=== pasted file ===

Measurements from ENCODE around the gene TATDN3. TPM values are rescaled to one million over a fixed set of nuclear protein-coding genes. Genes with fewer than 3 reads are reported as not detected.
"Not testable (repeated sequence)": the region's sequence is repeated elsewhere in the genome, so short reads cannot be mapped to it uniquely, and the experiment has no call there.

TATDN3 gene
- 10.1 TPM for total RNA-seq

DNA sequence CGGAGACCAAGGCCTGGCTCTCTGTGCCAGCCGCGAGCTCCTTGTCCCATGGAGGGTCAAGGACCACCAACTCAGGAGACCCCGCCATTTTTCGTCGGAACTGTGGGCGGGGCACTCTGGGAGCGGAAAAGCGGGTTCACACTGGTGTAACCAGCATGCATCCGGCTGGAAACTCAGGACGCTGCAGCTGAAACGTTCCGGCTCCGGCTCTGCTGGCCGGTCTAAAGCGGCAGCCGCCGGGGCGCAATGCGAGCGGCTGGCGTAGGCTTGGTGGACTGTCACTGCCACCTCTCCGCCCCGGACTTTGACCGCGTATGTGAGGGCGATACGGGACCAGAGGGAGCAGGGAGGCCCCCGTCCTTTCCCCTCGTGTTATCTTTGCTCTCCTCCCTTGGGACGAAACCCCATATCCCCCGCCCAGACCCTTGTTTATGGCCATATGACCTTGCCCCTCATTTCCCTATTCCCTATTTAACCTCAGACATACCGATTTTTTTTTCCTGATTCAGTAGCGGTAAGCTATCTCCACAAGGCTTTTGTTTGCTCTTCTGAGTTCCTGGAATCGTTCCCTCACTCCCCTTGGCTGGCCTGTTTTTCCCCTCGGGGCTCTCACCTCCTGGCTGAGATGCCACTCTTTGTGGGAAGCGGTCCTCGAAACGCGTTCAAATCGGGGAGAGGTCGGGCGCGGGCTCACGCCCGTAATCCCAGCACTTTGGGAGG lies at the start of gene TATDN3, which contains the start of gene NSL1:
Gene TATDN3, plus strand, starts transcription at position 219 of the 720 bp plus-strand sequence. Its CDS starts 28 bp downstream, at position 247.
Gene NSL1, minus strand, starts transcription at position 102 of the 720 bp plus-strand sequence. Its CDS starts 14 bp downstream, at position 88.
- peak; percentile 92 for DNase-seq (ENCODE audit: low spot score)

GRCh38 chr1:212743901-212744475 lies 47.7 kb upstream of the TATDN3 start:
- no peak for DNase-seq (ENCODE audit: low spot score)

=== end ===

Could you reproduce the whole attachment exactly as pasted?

Measurements from ENCODE around the gene TATDN3. TPM values are rescaled to one million over a fixed set of nuclear protein-coding genes. Genes with fewer than 3 reads are reported as not detected.
"Not testable (repeated sequence)": the region's sequence is repeated elsewhere in the genome, so short reads cannot be mapped to it uniquely, and the experiment has no call there.

TATDN3 gene
- 10.1 TPM for total RNA-seq

DNA sequence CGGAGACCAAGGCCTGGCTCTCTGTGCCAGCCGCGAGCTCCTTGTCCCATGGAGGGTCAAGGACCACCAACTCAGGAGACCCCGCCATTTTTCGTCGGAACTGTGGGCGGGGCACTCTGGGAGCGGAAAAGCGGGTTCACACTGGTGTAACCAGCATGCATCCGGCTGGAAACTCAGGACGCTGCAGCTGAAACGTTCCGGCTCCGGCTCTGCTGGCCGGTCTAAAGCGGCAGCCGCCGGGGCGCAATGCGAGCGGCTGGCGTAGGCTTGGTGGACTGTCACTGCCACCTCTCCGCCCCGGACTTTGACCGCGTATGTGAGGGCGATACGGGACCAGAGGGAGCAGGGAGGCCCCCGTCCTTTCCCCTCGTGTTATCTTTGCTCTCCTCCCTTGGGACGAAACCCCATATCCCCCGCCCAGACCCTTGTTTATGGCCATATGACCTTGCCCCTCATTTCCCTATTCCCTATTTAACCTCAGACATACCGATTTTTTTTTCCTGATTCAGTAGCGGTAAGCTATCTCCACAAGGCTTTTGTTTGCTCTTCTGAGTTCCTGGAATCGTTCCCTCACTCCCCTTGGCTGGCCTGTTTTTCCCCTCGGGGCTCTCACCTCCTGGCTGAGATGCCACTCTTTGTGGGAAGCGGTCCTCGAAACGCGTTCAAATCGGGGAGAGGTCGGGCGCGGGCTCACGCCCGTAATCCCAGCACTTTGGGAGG lies at the start of gene TATDN3, which contains the start of gene NSL1:
Gene TATDN3, plus strand, starts transcription at position 219 of the 720 bp plus-strand sequence. Its CDS starts 28 bp downstream, at position 247.
Gene NSL1, minus strand, starts transcription at position 102 of the 720 bp plus-strand sequence. Its CDS starts 14 bp downstream, at position 88.
- peak; percentile 92 for DNase-seq (ENCODE audit: low spot score)

GRCh38 chr1:212743901-212744475 lies 47.7 kb upstream of the TATDN3 start:
- no peak for DNase-seq (ENCODE audit: low spot score)